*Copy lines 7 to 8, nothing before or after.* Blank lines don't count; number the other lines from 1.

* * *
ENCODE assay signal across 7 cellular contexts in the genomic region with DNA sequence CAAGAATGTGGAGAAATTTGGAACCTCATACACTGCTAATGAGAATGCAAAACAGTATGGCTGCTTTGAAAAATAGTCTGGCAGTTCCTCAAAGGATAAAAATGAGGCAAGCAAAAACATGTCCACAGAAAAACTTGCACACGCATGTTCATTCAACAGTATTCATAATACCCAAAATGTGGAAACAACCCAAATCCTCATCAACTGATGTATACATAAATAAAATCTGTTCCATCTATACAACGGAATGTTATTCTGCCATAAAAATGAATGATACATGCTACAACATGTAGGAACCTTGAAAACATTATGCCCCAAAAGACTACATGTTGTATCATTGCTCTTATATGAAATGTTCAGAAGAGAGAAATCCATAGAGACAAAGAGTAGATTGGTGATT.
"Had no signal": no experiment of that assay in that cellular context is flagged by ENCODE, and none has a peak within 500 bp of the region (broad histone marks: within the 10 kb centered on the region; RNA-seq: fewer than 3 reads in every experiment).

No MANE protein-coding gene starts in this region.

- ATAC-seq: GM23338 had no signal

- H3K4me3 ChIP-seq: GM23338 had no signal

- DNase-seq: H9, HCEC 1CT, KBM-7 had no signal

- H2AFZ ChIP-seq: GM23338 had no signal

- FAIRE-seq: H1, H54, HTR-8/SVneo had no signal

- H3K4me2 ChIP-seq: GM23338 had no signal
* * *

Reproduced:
- H2AFZ ChIP-seq: GM23338 had no signal

- FAIRE-seq: H1, H54, HTR-8/SVneo had no signal